Apples of Uncommon Character: 123 Heirlooms, Modern Classics, and Little-Known Wonders
Format: PDF / Kindle (mobi) / ePub
In his classic A Geography of Oysters, Rowan Jacobsen forever changed the way America talks about its best bivalve. Now he does the same for our favorite fruit, showing us that there is indeed life beyond Red Delicious—and even Honeycrisp. While supermarkets limit their offerings to a few waxy options, apple trees with lives spanning human generations are producing characterful varieties—and now they are in the midst of a rediscovery. From heirlooms to new designer breeds, a delicious diversity of apples is out there for the eating.
Apples have strong personalities, ranging from crabby to wholesome. The Black Oxford apple is actually purple, and looks like a plum. The Knobbed Russet looks like the love child of a toad and a potato. (But don't be fooled by its looks.) The D'Arcy Spice leaves a hint of allspice on the tongue. Cut Hidden Rose open and its inner secret is revealed.
With more than 150 art-quality color photographs, Apples of Uncommon Character shows us the fruit in all its glory. Jacobsen collected specimens both common and rare from all over North America, selecting 120 to feature, including the best varieties for eating, baking, and hard-cider making. Each is accompanied by a photograph, history, lore, and a list of characteristics. The book also includes 20 recipes, savory and sweet, resources for buying and growing, and a guide to the best apple festivals. It's a must-have for every foodie.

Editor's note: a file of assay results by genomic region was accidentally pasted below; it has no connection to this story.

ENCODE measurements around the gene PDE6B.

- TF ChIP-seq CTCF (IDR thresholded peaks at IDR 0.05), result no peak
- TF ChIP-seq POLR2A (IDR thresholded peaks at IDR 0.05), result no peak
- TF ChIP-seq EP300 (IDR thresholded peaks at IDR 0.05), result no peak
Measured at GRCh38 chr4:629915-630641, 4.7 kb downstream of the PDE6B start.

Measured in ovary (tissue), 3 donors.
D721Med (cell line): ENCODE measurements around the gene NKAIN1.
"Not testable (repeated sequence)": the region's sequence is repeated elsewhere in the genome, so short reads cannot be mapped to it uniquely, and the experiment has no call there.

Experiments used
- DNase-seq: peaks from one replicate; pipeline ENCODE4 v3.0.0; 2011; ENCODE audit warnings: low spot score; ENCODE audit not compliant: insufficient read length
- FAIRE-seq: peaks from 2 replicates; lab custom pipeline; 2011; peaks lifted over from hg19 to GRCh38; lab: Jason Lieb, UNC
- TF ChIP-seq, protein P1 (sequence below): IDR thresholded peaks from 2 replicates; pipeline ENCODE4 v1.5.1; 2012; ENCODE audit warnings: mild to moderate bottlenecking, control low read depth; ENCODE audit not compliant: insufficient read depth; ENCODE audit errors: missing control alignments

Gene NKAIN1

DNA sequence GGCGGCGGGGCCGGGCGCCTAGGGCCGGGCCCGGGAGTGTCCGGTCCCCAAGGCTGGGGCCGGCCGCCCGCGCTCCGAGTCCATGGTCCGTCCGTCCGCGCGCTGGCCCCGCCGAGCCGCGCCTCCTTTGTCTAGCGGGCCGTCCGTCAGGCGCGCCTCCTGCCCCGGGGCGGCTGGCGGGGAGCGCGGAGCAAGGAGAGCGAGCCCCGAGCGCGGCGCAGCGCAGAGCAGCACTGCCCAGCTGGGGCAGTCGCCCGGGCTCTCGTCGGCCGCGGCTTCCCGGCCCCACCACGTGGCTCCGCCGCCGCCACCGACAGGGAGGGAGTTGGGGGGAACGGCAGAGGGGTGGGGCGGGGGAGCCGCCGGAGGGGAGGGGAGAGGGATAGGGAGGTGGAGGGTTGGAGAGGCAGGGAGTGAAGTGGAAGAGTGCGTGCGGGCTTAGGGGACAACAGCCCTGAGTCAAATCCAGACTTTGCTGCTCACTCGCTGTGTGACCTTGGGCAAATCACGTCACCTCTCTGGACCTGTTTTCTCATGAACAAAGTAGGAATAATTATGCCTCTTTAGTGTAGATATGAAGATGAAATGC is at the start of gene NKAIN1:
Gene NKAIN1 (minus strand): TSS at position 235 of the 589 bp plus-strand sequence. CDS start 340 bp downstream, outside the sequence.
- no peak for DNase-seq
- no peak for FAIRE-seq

children, including Ellison’s Orange, Elstar, Fiesta, Freyberg, Golden Nugget, Holstein, James Grieve, Karmijn de Sonneville, Kidd’s Orange Red, Rosy Blenheim, SunCrisp, and Tydeman’s Late Orange. Its grandchildren include Gala, which is to Cox as Drew Barrymore is to John Barrymore. Empire Origin Geneva, New York, 1966. (Cross of McIntosh and Red Delicious.) Appearance A medium apple with deep, shiny red skin and a purple bloom, this Macoun lookalike is a greengrocer’s dream. Flavor Sweet
it almost always gets called Reine des Reinettes here. Most authorities believe they are one and the same apple. I’m not so sure. The ones I’ve seen, from the USDA orchard in Geneva, have a stunning orange glow to them, significantly different from the milk-paint red of the Reine des Reinettes. (Further confusion: King of the Pippins in England look nothing like what the USDA has in its database.) The flavor, however, is pretty close; both have loads of sweetness, acidity, and tropical aromatics.
Fuji, Granny Smith, McIntosh) came to dominate the late-twentieth-century market. Not long ago, three-quarters of the apples grown in America were Red Delicious, an apple bred for its intense red color at the expense of texture and taste. Every tree was genetically identical, monocropped on a massive scale in the sun-soaked (and irrigated) deserts of eastern Washington. American consumers brought this disaster upon themselves by consistently choosing the redder apple over the tastier one. As
sides. Full sun causes the Snow to burn brilliant crimson. The striking contrast of the lipstick-red skin and the whiter-than-white flesh feels like something out of a fairy tale. Sometimes the flesh is flecked with red—more Brothers Grimm than Disney. Flavor Mac-like but more tart and delicate, with a floral hint of white chocolate on the finish. Texture Tender when fully ripe, with unfortunately thick skin. Season Crisp and tart in early September; sweet and melting by late September. Use
a few hours.) 2.Make the pakoras: Combine the chickpea flour, baking powder, salt, garam masala, and cinnamon in a large bowl. 3.Add the water and mix well. The batter should have the consistency of pancakes or heavy cream. If it seems too thick, add more water. 4.Stir in the apples. 5.Heat the oil in a heavy skillet over medium heat. The oil needs to be at least 2 inches deep so the pakoras can float, and 3 inches is better. 6.When a pinch of flour sizzles as soon as it touches the oil, you